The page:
-A +A

Ask the Expert: Managing Agitation and Insomnia

Dr. Jennifer Goldman

By Jennifer G. Goldman, MD, MS, Associate Professor, Section of Parkinson Disease and Movement Disorders, Department of Neurological Sciences, Rush University Medical Center

Q: What treatments can help with agitation and insomnia at night?

A: Agitation and insomnia may mean different things to different people, so defining the terms is a good place to start. Agitation can mean physical or emotional restlessness. A person may be exhibiting restlessness if they are unable to sit still or “get settled.” Other times, agitation may result in emotional responses such as tearfulness, irritability, or anxiety. Agitation in people with Lewy body dementia (LBD) may be the result of hallucinations or psychosis, depression, anxiety, fatigue or lack of sleep, and confusion.

There are other causes of agitation beyond the symptoms of LBD. If agitation appears rather suddenly and the person is having difficulty expressing himself or herself, it may be a sign of a medical problem such as infection, another illness, pain or medication side effects. Changes in environment or routine, fear or misunderstanding can also contribute to agitation. In some settings, agitation has been used to describe occurrences when the person does not cooperate with care or let people help him or her (e.g., getting upset with bathing or dressing, resisting these activities, etc). Like “sundowning,” agitation may worsen in the evening hours.

Insomnia refers to a sleep disorder with difficulty falling and/or staying asleep. People with insomnia can have trouble falling asleep, may awaken frequently during the night and/or have trouble going back to sleep, or wake up early in the morning. Insomnia can be due a number of different reasons, such as other sleep disorders (e.g., breathing-related problems, nightmares), medications, mood disorders (e.g., depression, anxiety), motor features of parkinsonism (e.g., stiffness, tremors, decreased ability to move in bed), or interferences in a normal, regular sleep schedule (e.g., day-night reversal, excessive daytime sleepiness).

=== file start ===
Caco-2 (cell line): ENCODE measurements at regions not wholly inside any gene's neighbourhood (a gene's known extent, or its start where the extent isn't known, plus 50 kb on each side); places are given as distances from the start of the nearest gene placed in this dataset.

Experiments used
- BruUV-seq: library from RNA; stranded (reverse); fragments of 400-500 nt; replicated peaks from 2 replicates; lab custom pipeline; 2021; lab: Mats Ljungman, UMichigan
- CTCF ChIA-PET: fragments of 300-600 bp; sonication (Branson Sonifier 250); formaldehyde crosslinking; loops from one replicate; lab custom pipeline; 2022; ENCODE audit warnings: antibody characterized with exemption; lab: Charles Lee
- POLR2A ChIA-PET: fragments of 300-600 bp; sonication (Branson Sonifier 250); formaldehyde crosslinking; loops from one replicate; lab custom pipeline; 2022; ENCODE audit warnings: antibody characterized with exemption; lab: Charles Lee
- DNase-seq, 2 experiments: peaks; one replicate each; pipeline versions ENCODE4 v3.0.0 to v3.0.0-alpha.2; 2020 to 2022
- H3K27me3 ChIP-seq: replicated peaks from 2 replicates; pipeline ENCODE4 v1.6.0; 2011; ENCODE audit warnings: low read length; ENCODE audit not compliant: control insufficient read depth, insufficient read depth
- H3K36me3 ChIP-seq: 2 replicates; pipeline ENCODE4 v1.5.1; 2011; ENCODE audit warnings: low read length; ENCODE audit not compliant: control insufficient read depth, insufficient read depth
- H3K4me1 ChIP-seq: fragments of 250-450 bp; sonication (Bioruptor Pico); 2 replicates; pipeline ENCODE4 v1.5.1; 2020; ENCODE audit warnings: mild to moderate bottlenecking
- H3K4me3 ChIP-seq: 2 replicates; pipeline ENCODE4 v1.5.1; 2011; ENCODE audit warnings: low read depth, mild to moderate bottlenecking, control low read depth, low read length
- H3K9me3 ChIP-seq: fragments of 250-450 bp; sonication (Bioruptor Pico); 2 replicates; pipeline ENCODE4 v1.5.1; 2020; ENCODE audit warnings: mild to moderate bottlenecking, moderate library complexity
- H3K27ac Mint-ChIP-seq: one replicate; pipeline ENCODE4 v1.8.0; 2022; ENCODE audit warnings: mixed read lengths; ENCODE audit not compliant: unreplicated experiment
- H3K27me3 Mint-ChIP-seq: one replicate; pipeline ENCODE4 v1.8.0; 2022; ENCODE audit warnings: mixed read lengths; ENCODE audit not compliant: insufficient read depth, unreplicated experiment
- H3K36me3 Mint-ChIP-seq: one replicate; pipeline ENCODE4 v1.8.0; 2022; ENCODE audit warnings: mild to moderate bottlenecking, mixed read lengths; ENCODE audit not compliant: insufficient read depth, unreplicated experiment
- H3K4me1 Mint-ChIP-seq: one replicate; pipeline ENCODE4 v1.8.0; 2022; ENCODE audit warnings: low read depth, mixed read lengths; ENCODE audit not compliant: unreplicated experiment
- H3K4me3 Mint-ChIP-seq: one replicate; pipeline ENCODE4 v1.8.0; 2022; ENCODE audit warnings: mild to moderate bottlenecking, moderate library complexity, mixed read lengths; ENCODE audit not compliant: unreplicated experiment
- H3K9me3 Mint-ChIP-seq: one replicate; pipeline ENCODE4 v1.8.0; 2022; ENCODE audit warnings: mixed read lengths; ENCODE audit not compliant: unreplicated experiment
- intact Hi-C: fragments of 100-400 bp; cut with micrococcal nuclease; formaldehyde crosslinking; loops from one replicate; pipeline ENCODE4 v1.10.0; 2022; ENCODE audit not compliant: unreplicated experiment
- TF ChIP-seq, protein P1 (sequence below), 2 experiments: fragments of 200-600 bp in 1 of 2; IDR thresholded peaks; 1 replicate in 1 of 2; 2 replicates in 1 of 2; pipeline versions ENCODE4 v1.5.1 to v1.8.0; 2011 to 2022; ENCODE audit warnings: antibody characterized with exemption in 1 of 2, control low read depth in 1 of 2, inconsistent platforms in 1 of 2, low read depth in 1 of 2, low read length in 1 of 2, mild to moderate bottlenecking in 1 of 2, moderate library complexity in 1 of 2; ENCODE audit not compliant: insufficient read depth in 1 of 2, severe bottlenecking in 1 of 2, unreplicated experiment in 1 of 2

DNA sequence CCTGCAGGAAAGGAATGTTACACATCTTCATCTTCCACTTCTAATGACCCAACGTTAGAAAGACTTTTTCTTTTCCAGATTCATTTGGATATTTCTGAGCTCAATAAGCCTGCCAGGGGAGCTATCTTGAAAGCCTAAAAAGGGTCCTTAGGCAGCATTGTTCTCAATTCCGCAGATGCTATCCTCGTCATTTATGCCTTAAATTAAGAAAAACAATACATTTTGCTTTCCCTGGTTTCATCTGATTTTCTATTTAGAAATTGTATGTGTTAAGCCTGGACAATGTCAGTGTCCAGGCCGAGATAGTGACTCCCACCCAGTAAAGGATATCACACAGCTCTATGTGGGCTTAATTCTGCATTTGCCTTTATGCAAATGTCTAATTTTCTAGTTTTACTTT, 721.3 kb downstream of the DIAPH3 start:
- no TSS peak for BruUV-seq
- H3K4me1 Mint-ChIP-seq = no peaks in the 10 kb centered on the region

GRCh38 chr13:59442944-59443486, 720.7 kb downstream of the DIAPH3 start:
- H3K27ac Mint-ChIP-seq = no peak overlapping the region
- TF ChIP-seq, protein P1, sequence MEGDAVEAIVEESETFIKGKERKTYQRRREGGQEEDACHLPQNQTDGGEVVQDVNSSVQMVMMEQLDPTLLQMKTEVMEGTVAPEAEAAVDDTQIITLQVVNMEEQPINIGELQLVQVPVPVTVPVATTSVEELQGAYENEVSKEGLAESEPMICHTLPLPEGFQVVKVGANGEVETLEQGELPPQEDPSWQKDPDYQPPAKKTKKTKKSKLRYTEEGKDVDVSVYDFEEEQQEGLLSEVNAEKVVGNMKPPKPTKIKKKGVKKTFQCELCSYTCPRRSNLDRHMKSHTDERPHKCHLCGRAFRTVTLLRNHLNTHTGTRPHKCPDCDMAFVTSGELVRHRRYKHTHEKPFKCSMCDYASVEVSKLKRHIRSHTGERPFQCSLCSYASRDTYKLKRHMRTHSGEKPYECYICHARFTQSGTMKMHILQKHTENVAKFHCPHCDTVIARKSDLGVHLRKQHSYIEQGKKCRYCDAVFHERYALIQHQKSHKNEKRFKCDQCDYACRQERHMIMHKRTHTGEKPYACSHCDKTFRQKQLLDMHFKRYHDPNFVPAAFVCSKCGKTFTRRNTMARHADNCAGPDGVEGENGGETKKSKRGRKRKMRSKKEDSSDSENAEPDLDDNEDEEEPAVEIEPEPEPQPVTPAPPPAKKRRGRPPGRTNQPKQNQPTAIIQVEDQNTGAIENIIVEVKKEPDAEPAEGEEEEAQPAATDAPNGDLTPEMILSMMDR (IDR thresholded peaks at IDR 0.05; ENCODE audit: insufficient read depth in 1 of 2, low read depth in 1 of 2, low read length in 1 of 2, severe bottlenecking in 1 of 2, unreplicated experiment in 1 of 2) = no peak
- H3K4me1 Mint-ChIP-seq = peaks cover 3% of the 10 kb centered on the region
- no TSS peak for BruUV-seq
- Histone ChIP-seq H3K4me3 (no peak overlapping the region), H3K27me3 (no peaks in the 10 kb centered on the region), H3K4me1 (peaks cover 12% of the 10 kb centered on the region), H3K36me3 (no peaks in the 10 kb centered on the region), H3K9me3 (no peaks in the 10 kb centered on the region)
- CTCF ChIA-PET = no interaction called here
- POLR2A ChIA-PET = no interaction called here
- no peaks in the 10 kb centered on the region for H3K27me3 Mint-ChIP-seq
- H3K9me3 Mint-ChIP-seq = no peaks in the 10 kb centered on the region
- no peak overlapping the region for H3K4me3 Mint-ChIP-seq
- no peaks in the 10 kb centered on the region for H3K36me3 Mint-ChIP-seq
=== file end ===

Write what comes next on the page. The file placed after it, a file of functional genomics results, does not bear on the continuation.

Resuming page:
Treating Agitation and Insomnia

Obtaining a thorough medical history from the patient and caregiver and conducting a physical/neurological examination are important to determine the cause and management of agitation and insomnia. Depending on the suspected cause and the patient’s evaluation, further testing may include laboratory studies or if needed, a sleep study.

Agitation may be reduced by behavioral and/or medication approaches. It is often helpful to create a calm and reassuring environment. Keep a regular schedule for activities, meals, and sleep. Avoid noisy and distracting environments and “scary” television programs before bedtime. Ask yes/no questions or give cues for answers, instead of providing multiple options.

Selecting the appropriate medications depends on the cause of the agitation. Antibiotics may be prescribed to treat an underlying infection, while antidepressants or anxiolytics would be used to treat depression or anxiety.

Sometimes medications for LBD or other medical conditions may need to be reduced or stopped under physician’s guidance if they are causing behavioral side effects. Certain antipsychotics with greater dopamine blocking properties (e.g., haloperidol, risperdone, olanzapine, and others) can worsen parkinsonism and should be avoided; patients with LBD may be very sensitive to these effects. If needed, medications can be used to treat hallucinations in LBD and include clozapine, quetiapine, or cholinesterase inhibitors such as donepezil, rivastigmine, or galantamine. Use of these medications should be discussed with one’s physician. Sometimes benzodiazepines, a type of sedative medication, can cause a “paradoxical” or opposite effect in LBD patients, leading to increased anxiety rather than a calming effect.

Treatments for insomnia also depend on the cause. Behavioral strategies include keeping a regular sleep-wake cycle, being active physically during the daytime, avoiding long and frequent naps in the daytime, and having a calming bedtime routine. Medications for insomnia vary greatly and should be tailored to the individual and specific needs for treating motor symptoms, depression, anxiety, pain, etc if also present. Melatonin and clonazepam have been used for sleep disorders in LBD, including insomnia and REM behavior disorder. One should note that medications for sleep that have strong anticholinergic effects (e.g., diphenhydramine) can produce confusion and hallucinations in LBD patients and should be avoided.